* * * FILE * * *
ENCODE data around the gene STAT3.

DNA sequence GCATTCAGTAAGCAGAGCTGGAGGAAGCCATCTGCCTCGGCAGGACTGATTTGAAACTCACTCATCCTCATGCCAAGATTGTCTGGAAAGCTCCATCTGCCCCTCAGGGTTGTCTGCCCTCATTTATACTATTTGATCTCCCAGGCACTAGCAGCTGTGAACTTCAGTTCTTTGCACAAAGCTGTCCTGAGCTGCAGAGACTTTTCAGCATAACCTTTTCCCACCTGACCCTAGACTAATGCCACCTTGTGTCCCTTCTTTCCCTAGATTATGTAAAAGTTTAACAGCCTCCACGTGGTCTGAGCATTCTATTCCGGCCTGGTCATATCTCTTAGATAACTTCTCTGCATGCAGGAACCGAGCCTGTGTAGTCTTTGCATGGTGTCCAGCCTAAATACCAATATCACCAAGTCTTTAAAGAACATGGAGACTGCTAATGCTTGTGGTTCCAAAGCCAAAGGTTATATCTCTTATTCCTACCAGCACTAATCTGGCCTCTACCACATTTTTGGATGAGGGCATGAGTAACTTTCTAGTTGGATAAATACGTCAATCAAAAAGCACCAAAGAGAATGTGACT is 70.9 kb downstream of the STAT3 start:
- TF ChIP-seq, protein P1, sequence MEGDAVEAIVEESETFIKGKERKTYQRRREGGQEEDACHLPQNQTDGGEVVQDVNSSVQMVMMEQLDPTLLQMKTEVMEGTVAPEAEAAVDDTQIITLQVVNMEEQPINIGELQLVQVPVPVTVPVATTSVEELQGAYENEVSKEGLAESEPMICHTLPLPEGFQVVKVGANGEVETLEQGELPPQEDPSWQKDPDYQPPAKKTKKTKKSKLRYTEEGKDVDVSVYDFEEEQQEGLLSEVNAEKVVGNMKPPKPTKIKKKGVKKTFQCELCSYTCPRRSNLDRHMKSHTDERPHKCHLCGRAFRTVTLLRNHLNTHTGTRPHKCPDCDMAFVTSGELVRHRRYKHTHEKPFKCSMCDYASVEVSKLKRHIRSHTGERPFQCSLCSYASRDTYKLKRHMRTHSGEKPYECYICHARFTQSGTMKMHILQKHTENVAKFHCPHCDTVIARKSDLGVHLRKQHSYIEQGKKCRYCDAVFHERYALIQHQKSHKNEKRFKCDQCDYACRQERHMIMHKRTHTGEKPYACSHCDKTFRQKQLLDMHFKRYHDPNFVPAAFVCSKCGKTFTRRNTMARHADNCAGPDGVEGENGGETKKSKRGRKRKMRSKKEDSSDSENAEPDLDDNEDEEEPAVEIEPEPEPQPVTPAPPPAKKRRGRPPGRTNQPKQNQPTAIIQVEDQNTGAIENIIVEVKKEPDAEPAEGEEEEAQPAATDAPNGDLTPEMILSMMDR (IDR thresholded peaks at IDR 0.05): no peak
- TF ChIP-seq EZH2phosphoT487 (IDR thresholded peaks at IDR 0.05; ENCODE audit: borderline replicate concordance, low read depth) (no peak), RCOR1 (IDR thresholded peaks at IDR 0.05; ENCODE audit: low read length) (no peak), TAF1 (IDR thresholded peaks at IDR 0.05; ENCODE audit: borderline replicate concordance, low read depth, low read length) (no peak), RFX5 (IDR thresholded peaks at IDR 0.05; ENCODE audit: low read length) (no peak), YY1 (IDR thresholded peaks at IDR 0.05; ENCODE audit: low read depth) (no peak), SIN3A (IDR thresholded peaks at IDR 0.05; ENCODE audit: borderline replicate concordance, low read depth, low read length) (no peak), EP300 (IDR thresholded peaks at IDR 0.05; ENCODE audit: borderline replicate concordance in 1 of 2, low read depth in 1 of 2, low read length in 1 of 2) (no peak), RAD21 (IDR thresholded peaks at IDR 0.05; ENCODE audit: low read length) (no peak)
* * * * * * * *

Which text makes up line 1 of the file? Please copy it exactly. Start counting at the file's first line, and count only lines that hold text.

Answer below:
ENCODE data around the gene STAT3.